Availability of the human genome sequence will provide many opportunities for the development of molecular diagnostics. This will lead to the development of novel diagnostics as well as therapeutics for neurologic disorders and facilitate the development of personalized neurology.

Table 1. Historical Development of Molecular Diagnostics


Discovery and development


DNA shown to carry genetic code in pneumococci (Avery 1944)


Identification of the double-stranded structure of DNA (Watson and Crick 1953)


Discovery of the enzyme DNA polymerase (Kornberg 1959)


Discovery of in situ hybridization for gene location by labeled RNA probes (Gall and Pardue 1969)


Discovery of restriction enzymes that cut DNA at the site of specific sequences


Discovery of reverse transcriptase and copying of RNA into DNA (Baltimore 1970)


First recombinant DNA molecule is produced with use of ligase. The genomic age begins (Jackson et al 1972).


Southern blot test (Southern 1975)


Monoclonal antibody technology (Kohler and Milstein 1975)


Invention of the technology for DNA sequencing (Sanger 1977)


Creation of the first recombinant DNA molecule


Gene mapping by in situ hybridization becomes a standard method


DNA probes: segments of DNA labeled with radioactive markers


Demonstration of Huntington disease gene (Gusella et al 1983)


Discovery of polymerase chain reaction at Cetus Corporation (Mullis et al 1986)

1987 and 1988

Discovery of dystrophin, the protein product of the human Duchenne muscular dystrophy locus, and its characterization in muscle biopsies by immunoblotting (Hoffman et al 1988)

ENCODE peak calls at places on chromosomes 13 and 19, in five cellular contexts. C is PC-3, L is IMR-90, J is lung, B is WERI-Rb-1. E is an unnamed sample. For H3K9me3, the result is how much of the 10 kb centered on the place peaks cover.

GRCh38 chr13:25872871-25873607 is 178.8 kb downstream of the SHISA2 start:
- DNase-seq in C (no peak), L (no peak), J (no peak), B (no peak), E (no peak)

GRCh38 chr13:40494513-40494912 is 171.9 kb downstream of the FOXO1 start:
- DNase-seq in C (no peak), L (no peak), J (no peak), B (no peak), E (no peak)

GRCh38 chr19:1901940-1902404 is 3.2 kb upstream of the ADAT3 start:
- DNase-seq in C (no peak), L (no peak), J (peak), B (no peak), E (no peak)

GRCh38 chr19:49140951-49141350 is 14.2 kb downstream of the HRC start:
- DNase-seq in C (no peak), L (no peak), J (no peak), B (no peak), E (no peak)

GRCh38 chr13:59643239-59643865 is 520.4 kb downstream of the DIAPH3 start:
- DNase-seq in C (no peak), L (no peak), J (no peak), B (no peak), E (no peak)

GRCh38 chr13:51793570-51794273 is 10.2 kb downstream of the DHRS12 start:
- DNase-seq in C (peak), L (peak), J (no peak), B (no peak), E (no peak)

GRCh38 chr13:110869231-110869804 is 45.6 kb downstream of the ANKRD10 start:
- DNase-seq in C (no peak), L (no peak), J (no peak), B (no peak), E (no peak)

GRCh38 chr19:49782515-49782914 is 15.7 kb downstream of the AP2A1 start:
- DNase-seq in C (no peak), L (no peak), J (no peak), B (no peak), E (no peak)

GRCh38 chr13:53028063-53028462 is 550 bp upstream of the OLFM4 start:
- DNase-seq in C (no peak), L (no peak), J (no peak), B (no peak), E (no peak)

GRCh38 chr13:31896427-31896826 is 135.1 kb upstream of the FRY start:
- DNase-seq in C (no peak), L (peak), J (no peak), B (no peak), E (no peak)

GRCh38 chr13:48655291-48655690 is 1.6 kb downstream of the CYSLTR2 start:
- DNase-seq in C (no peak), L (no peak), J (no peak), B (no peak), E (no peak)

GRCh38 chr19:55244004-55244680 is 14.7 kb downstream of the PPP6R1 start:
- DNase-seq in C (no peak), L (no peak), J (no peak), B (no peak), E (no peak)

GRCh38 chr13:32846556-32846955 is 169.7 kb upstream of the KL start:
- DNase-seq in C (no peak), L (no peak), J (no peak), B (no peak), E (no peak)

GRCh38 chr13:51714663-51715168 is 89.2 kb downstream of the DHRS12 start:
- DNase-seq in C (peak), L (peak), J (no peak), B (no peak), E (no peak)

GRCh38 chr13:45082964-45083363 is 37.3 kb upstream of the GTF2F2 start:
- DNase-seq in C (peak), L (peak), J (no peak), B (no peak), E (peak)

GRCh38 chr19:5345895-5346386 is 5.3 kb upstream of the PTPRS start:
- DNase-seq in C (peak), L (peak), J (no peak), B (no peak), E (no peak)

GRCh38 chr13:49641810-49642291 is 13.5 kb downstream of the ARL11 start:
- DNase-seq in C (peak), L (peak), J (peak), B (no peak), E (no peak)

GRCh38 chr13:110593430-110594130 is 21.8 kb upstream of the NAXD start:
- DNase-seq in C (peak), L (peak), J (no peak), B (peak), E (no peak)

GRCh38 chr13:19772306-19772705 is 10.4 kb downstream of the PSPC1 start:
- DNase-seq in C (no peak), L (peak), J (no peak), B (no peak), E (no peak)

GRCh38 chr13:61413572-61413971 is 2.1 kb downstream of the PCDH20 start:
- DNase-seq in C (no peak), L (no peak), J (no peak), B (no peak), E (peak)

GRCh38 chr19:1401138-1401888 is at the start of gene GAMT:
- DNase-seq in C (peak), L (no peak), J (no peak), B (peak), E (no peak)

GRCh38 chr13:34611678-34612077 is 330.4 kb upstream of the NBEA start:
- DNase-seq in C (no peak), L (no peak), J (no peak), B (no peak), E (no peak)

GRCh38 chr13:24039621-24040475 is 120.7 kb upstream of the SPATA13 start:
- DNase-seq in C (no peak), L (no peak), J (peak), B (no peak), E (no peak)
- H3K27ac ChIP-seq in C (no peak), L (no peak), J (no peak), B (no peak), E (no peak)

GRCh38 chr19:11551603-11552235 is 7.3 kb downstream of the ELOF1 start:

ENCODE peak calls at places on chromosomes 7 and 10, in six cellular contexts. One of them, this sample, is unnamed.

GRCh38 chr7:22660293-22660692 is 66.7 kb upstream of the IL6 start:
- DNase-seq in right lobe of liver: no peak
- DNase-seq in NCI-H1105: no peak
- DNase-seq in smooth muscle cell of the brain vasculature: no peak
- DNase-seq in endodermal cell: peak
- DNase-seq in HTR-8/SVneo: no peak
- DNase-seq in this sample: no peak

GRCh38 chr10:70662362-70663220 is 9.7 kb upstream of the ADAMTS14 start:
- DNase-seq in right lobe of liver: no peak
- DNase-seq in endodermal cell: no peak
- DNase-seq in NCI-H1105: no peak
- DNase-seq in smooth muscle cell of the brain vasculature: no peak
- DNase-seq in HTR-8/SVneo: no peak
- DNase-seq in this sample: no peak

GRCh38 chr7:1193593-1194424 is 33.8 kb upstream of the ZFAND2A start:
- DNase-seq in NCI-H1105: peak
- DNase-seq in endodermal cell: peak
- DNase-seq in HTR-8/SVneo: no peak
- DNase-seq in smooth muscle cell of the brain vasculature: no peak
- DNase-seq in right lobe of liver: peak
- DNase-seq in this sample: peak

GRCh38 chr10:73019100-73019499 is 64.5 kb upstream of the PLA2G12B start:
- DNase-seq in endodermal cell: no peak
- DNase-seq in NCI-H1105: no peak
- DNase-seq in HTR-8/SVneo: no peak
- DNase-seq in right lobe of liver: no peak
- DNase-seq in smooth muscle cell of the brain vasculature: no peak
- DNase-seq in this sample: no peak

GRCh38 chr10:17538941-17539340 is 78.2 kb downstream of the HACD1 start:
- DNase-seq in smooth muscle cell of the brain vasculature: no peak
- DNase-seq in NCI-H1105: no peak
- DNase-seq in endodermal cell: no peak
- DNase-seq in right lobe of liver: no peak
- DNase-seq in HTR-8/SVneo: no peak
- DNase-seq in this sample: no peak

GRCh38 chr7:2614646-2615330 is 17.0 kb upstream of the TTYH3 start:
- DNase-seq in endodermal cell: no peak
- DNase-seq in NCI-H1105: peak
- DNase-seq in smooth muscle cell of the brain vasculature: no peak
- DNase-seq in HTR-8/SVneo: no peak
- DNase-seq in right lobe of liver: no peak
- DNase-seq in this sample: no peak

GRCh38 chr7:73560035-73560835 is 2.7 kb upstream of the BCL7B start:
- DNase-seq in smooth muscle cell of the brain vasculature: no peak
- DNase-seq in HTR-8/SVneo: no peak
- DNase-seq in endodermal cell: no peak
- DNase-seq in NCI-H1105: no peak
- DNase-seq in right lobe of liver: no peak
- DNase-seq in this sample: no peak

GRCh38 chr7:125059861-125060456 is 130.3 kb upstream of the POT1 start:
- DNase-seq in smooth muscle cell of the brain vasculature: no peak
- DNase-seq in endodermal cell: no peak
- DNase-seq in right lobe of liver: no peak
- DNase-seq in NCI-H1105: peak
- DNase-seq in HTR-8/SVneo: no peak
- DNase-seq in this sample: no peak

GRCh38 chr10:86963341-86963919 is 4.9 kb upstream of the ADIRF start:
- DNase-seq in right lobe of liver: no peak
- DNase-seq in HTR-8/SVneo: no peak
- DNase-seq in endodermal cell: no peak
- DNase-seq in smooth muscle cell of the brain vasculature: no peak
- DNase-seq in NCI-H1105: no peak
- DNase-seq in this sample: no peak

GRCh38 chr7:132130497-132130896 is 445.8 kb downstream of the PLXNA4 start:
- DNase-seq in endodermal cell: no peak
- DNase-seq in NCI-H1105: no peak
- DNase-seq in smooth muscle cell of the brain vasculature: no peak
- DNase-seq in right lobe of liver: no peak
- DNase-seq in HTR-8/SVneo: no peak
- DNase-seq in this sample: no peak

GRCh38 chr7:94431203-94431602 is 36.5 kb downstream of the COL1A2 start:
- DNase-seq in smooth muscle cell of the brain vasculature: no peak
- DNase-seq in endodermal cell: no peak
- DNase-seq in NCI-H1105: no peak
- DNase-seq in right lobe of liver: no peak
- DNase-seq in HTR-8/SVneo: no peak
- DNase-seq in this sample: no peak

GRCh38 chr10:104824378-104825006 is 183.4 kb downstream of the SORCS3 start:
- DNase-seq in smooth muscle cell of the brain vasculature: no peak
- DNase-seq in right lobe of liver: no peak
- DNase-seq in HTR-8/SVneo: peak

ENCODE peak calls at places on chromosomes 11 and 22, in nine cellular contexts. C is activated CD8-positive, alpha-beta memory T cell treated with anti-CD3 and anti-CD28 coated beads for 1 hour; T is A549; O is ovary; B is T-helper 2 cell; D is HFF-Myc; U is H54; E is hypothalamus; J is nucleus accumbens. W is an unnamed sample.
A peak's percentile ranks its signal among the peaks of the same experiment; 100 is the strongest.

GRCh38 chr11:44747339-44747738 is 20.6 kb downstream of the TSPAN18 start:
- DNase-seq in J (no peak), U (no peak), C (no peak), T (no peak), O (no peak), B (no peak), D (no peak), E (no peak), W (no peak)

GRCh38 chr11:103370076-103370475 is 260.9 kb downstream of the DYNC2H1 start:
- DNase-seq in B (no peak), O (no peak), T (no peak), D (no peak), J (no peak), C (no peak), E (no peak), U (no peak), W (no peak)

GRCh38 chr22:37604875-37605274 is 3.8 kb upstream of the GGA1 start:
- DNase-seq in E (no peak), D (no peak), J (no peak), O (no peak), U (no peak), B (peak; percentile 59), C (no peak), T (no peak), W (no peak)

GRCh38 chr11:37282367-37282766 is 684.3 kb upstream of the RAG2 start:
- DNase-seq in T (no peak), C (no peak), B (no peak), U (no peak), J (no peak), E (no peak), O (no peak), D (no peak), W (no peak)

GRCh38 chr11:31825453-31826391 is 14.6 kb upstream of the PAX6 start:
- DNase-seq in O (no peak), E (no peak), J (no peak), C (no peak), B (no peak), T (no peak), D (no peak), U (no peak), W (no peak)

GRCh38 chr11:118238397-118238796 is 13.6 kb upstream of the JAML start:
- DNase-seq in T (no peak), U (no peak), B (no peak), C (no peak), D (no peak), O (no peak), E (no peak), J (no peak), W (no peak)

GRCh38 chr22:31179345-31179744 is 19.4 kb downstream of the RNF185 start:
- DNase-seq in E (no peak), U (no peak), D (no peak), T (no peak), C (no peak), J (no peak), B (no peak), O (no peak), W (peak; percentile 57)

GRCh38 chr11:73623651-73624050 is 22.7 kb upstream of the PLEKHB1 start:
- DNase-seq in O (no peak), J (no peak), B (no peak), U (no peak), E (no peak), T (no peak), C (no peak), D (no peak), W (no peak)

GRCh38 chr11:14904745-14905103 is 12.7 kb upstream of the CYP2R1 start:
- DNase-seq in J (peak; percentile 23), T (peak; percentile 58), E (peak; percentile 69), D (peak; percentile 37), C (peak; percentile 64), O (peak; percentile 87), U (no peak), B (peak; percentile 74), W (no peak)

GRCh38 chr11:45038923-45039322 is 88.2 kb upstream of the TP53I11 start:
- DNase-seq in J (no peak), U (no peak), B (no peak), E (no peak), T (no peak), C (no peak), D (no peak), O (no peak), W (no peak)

Development of fluorescent in situ hybridization technique (Pinkel et al 1986)


Start of Human Genome Project, National Institutes of Health, USA


Ligase chain reaction (Barany 1991)


Wedding of molecular biology and cytogenetics to create molecular cytogenetics (Lichter et al 1991)


Peptide nucleic acid, a mimic of DNA, is invented. Peptide nucleic acid arrays are useful for detection of DNA and RNA (Nielsen et al 1991).


Branched DNA technology used to quantify HIV levels


Invention of locked nucleic acid, a DNA analogue with a high affinity for complementary DNA or RNA and the ability to discriminate between correct and incorrect target sequences (Kumar et al 1998)


Antisense oligonucleotides labeled to detect RNA and tracked in their sojourn through the body by PET (Tavitian et al 1998)


Sequencing of human genome is completed. The postgenomic era begins.


Application of proteomic technologies in diagnosis: proteodiagnostics


Application of nanotechnologies in diagnosis: nanodiagnostics

This article describes the new technologies for molecular diagnostics based mostly on nucleic acids, but proteomics-based diagnostic technologies are also developing rapidly. Most of these technologies have potential applications in neurologic disorders.